Daring To Be Proud

The first-year students made this photo-collage of themselves at the end of last semester.  What’s cool about this isn’t the stuff they’re doing in the photos (well, that was great, but.)  What moved me about this was that they took the photos themselves.  That may not seem earth-shattering to anyone who’s seen 20-somethings share inappropriate photos with hundreds of acquaintances.  But it’s important here because, at the start of the semester, many of these students were so cool that they could frost up a whiteboard from the back row of desks.

Always Formative wrote that “the thing that’s always appealed to me about [using a portfolio to collect examples of your work] is having students self-select what he or she perceives as quality. Developing the [skill] of self-evaluation is probably the most important thing I want a student to get.”  But that requires students to dare to be proud.  At the beginning of the year, they wouldn’t have been caught dead admitting that school was interesting or fun, much less documenting in video that they felt strongly about their craftsmanship.  Can you imagine a student posting photos of their homework to Facebook?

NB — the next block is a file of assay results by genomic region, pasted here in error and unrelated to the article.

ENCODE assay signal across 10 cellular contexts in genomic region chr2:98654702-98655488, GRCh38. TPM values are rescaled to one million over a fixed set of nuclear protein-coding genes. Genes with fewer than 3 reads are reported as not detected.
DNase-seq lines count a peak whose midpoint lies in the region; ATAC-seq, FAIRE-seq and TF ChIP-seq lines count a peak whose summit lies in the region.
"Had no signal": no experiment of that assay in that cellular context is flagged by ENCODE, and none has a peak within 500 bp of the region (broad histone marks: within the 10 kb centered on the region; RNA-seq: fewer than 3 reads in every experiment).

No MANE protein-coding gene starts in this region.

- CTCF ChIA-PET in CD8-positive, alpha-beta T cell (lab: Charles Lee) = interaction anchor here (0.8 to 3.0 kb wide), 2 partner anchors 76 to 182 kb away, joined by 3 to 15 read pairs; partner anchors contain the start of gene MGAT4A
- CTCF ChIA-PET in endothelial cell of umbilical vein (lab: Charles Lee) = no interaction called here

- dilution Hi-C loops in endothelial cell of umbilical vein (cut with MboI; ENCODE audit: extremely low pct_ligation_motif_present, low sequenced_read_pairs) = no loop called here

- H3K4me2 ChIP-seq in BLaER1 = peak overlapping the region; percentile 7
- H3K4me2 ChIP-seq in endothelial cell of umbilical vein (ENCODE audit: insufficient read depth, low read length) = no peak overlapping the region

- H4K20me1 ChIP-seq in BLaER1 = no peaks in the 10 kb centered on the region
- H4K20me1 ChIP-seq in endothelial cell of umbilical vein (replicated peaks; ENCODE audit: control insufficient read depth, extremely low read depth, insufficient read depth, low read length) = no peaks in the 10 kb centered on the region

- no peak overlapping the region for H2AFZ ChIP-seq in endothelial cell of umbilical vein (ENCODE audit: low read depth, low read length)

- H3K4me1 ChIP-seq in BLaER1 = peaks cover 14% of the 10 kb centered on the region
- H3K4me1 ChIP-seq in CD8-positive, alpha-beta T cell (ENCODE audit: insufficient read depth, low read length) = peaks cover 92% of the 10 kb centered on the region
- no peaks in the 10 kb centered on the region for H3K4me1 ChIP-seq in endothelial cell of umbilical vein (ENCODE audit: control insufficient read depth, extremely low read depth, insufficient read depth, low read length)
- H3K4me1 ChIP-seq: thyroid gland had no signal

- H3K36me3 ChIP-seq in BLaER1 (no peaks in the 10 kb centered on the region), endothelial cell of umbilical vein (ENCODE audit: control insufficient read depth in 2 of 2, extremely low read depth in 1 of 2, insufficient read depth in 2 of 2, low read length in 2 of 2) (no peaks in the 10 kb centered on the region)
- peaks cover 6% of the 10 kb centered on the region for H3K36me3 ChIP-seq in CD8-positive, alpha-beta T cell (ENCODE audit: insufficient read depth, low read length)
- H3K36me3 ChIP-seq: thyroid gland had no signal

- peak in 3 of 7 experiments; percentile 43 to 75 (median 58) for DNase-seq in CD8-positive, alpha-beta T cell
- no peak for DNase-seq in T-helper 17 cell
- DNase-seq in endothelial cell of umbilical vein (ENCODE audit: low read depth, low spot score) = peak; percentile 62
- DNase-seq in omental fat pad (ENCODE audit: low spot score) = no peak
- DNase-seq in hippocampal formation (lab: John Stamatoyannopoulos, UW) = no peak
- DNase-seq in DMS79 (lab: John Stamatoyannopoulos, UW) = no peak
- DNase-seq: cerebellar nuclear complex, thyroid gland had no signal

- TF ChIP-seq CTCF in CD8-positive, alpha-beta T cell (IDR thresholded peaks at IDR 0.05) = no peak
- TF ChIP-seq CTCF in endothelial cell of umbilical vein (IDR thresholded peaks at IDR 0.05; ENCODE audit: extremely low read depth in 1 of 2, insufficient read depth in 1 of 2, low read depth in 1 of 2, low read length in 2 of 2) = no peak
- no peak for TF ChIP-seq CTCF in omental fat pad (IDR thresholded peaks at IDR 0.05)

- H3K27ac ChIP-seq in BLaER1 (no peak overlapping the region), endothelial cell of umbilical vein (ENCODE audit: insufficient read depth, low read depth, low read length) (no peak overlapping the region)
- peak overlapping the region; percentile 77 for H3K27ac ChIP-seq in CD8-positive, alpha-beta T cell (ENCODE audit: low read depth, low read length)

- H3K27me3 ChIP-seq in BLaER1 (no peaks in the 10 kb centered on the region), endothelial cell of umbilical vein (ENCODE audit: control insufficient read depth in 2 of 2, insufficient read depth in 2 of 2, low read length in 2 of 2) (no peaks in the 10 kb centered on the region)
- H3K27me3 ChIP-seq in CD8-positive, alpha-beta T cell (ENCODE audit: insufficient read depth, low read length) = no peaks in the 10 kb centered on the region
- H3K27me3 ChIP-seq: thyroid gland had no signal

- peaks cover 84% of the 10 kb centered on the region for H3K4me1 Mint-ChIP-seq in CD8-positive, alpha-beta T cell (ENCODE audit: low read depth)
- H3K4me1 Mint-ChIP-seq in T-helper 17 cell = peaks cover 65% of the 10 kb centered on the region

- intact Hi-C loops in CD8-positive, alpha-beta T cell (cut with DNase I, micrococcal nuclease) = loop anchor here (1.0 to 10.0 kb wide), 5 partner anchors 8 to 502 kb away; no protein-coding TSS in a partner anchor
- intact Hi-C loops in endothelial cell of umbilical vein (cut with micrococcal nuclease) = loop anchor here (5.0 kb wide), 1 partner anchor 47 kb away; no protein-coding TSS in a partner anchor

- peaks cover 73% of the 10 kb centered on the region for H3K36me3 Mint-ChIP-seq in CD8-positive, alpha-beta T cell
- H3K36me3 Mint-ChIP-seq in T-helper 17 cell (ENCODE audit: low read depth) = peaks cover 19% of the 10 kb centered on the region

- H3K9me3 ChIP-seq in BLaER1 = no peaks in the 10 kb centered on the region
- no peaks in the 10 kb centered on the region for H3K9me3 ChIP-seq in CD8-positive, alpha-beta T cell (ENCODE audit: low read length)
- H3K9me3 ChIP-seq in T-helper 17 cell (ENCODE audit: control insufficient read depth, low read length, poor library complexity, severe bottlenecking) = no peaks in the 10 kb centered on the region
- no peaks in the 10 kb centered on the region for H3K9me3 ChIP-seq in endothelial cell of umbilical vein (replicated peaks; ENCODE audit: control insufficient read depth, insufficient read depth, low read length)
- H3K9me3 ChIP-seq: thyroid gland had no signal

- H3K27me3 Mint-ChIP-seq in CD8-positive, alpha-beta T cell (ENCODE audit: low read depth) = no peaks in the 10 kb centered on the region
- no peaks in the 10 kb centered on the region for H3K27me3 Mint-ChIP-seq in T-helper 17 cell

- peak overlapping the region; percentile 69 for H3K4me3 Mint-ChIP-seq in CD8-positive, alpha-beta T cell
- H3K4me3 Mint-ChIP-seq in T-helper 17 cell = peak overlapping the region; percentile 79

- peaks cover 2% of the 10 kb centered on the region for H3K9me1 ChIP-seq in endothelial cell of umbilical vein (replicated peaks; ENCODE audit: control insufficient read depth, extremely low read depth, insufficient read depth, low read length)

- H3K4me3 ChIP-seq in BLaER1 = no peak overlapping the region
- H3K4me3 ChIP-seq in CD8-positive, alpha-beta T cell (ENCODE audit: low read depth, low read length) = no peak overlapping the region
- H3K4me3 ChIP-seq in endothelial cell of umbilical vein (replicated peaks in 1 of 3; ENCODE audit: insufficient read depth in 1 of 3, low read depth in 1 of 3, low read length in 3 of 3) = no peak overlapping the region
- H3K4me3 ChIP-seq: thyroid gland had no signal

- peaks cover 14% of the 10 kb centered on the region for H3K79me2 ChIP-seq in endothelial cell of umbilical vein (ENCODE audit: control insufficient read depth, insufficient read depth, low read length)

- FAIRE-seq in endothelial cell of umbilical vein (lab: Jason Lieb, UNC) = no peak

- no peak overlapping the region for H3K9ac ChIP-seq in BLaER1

D-shell connector soldered by student
D-shell connector soldered by a student

Fifteen weeks later, they take turns holding the camera while someone mugs with some small thing that they made with their own hands.  If you’re concerned that services like Animoto make the wrong things easy, I mostly agree with you.  Except that in this case, digital storytelling was not the difficult skill that the students were trying to master.  Cracking out of their protective shell of indifference was orders of magnitude more painful and challenging.  They watched themselves in this video over and over.  I watched them as they watched it.  They were seeing themselves as skilled, in a way that wasn’t real until they saw it from the outside.  All of us were proud.

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